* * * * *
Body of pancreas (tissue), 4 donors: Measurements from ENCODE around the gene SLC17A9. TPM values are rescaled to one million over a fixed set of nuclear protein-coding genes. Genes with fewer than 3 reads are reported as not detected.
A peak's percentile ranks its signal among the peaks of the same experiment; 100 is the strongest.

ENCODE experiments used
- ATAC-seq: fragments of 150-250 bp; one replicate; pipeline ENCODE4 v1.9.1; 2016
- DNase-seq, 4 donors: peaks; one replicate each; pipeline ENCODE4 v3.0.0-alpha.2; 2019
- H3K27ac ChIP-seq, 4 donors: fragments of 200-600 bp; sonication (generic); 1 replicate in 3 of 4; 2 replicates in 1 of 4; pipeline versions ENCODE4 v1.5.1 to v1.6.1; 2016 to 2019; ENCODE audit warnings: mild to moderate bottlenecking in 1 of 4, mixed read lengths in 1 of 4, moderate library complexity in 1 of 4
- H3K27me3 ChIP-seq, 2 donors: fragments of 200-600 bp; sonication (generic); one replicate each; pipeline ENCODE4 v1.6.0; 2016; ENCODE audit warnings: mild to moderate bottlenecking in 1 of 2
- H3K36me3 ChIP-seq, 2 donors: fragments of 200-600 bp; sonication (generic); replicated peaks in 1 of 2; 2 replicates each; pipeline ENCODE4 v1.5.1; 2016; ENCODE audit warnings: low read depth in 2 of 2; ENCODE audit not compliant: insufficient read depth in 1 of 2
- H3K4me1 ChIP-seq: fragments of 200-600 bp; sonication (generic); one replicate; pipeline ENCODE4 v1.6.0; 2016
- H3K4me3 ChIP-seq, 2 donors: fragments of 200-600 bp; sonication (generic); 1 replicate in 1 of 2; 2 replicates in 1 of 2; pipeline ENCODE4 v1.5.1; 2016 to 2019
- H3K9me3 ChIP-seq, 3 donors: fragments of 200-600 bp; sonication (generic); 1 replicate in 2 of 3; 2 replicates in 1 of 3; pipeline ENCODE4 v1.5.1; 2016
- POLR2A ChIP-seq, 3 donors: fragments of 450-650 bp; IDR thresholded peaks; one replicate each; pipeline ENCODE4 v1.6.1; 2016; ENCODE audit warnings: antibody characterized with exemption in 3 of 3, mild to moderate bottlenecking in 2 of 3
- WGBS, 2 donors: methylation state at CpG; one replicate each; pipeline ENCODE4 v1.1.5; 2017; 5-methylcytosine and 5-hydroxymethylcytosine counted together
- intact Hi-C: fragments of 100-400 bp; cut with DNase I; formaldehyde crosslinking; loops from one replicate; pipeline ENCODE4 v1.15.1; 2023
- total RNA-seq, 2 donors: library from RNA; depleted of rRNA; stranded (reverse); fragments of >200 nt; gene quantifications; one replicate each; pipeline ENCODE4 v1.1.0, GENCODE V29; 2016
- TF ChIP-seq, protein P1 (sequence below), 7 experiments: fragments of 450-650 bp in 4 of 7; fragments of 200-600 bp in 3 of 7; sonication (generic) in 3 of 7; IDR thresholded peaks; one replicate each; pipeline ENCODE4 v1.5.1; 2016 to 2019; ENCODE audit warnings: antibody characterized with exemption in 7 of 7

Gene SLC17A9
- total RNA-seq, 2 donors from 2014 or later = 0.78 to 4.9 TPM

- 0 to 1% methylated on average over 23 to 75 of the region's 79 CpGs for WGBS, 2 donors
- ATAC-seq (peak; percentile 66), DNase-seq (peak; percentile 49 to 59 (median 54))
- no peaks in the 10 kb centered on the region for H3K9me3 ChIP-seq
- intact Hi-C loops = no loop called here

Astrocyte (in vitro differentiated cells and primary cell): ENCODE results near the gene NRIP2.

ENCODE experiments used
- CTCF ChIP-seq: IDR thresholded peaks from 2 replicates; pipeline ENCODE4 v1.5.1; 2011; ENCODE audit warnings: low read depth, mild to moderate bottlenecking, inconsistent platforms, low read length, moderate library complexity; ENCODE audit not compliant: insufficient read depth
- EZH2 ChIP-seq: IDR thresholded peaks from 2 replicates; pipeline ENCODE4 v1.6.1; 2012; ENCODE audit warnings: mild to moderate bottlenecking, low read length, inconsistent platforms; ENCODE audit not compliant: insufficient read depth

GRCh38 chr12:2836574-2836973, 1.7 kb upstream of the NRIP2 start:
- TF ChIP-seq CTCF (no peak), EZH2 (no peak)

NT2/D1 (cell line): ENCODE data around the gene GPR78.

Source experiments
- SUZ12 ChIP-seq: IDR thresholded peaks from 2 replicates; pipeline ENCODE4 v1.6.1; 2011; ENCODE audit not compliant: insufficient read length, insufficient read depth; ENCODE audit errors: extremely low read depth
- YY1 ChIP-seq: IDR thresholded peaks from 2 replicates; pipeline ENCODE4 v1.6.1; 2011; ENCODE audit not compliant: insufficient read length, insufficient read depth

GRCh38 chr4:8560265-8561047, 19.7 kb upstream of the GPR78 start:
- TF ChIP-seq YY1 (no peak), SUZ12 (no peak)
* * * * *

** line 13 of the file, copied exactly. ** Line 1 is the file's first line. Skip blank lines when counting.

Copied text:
- WGBS, 2 donors: methylation state at CpG; one replicate each; pipeline ENCODE4 v1.1.5; 2017; 5-methylcytosine and 5-hydroxymethylcytosine counted together